Marine fish in the EU: caught, killed and thrown away
Devastated seabeds, disturbed ecosystems, animals that perish as “bycatch” – research by Report Mainz shows disturbing absence of animal welfare in fishing industry.
The Animal Rights Organisation ‘Soko Tierschutz’ conducted an investigation over five days on two trawlers in the English Channel and North Sea. The seafarers fished for sole every three hours, but the investigation uncovered the alarming rate at which unwanted species - young sharks, rays, plaice and crustaceans, are also fished as ‘bycatch’.
Sharkproject estimates that around ten times the amount of bycatch is taken out compared to the fish that can be sold. Commenting on the investigation footage, Iris Ziegler, Sharkproject Fisheries Expert, told Report Mainz, “None of these animals that have been treated like this will survive. But if you look at these masses, they can estimate how much life is senselessly extracted from our seas every day. And that takes its toll on the ecosystem.”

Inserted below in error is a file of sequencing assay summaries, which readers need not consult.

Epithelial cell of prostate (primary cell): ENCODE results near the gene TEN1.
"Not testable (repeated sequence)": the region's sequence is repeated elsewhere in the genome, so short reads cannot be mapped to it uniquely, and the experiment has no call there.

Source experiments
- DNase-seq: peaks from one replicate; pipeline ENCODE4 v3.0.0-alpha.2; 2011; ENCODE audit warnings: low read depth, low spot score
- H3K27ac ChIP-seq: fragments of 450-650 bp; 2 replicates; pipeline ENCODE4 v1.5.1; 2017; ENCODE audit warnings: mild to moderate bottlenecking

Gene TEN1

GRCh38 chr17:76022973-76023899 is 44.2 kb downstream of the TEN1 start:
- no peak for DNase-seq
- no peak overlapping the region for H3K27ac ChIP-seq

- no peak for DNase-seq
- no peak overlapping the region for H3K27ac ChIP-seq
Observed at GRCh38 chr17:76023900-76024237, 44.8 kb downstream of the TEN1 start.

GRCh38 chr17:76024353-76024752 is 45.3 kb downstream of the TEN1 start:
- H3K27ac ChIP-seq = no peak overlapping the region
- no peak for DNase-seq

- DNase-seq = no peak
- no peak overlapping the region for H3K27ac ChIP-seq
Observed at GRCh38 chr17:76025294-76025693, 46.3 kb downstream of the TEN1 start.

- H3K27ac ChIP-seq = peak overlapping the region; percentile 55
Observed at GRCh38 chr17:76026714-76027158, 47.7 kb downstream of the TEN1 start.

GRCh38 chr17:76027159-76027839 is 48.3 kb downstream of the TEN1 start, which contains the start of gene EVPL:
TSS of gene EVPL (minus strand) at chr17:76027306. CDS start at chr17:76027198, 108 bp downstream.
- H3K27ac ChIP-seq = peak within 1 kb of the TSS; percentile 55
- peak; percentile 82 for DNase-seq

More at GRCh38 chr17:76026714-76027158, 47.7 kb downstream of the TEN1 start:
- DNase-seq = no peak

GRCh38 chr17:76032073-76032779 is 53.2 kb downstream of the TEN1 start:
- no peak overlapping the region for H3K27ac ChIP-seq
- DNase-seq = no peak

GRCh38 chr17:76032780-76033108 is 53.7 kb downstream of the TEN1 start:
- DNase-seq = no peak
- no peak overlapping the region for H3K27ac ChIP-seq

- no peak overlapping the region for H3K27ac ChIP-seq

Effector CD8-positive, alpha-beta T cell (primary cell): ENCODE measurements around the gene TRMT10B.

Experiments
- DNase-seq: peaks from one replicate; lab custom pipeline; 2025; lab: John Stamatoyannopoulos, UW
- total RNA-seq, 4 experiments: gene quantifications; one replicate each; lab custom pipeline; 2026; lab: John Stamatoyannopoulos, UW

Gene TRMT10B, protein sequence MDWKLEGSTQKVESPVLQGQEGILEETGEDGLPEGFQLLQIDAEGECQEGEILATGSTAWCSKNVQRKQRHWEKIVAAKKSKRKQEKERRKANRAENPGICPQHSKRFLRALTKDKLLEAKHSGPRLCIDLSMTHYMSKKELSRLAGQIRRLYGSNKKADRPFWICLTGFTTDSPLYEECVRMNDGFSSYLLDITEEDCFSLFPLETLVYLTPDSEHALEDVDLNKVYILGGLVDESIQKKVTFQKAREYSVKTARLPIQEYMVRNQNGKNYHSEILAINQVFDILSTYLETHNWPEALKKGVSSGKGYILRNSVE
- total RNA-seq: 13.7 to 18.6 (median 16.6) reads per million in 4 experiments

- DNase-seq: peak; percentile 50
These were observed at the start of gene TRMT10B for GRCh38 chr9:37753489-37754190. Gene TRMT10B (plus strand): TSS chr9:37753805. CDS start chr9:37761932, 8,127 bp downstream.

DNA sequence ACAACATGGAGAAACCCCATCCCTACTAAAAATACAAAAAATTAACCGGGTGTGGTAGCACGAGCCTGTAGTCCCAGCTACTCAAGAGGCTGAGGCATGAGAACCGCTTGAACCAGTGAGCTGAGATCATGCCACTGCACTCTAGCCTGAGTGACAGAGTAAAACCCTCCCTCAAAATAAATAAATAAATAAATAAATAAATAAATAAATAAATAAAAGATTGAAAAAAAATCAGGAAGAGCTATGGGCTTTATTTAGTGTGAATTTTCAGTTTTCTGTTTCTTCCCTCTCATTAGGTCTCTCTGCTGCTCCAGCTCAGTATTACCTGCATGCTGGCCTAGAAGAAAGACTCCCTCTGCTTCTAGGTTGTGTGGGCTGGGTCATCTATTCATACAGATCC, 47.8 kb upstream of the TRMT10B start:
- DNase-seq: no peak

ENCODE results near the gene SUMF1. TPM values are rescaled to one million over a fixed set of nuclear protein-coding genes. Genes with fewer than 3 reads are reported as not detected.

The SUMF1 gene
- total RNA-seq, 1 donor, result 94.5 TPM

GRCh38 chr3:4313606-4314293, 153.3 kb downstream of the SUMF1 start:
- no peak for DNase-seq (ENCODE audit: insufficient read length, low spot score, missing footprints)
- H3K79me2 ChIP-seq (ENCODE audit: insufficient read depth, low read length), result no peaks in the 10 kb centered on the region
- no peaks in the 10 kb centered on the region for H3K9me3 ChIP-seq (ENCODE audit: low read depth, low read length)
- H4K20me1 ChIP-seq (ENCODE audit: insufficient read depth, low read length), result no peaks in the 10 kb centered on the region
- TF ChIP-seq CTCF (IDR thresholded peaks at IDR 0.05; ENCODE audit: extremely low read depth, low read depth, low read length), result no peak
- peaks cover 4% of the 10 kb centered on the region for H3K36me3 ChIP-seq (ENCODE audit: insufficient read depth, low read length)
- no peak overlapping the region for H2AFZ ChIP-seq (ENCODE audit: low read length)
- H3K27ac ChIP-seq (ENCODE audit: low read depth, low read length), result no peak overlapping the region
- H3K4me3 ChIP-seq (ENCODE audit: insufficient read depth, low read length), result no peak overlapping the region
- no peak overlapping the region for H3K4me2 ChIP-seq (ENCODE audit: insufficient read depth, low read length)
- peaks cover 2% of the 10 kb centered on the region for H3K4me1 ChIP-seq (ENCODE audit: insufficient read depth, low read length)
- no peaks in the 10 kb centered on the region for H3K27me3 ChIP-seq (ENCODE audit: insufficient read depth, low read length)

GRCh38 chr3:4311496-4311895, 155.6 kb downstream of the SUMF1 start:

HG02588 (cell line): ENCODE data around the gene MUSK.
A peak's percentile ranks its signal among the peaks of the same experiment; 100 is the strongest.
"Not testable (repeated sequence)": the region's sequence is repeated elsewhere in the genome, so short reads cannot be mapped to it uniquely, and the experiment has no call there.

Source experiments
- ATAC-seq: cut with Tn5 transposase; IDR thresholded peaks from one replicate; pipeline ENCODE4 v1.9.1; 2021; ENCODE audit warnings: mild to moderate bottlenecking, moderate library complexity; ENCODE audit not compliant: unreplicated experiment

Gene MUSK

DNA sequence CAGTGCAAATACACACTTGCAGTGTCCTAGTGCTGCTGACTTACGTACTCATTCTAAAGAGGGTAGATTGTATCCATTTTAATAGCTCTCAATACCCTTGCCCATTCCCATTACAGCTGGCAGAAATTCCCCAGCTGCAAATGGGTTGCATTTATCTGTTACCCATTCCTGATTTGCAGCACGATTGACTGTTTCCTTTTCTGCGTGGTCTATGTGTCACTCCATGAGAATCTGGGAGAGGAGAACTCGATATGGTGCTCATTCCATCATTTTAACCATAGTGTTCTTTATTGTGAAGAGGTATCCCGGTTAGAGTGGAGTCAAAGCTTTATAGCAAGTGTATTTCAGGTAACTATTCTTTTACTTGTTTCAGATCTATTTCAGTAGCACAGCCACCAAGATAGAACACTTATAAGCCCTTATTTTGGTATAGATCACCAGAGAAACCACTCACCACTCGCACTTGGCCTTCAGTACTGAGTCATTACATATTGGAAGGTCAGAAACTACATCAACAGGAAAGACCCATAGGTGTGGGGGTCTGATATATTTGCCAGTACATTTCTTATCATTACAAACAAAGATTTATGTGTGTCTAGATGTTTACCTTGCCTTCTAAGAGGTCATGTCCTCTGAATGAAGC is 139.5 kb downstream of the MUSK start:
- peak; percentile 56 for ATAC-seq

The investigation footage portrays disturbing scenes on a fishing boat in Normandy, where fish are sorted, die of asphyxiation or are sliced open and gutted without stunning and then are thrown back into the sea as a dead mass.
The footage also highlights the impact of the bottom trawling fishing method. Bottom trawling is a fishing practice that herds and captures the target species by towing a net along the ocean floor that carries welfare concerns as the target species can be injured and crushed in the process, but also large catches of non-target species are common and it can have a destructive impact on the seabed fauna.
Report Mainz confronted the European Commission with the findings, to which the Commission referred to the ‘landing obligation’ that was introduced on 1 January 2019 whereby Member States are obliged to enforce that all caught fish are landed and not discarded.
On fish welfare, the European Commission replied, "We cannot say too much about animal welfare in fishing. This is not regulated at EU level. However, we have identified animal welfare in this area as a key area for the future. We need to take action especially in the area of transport and slaughter of animals."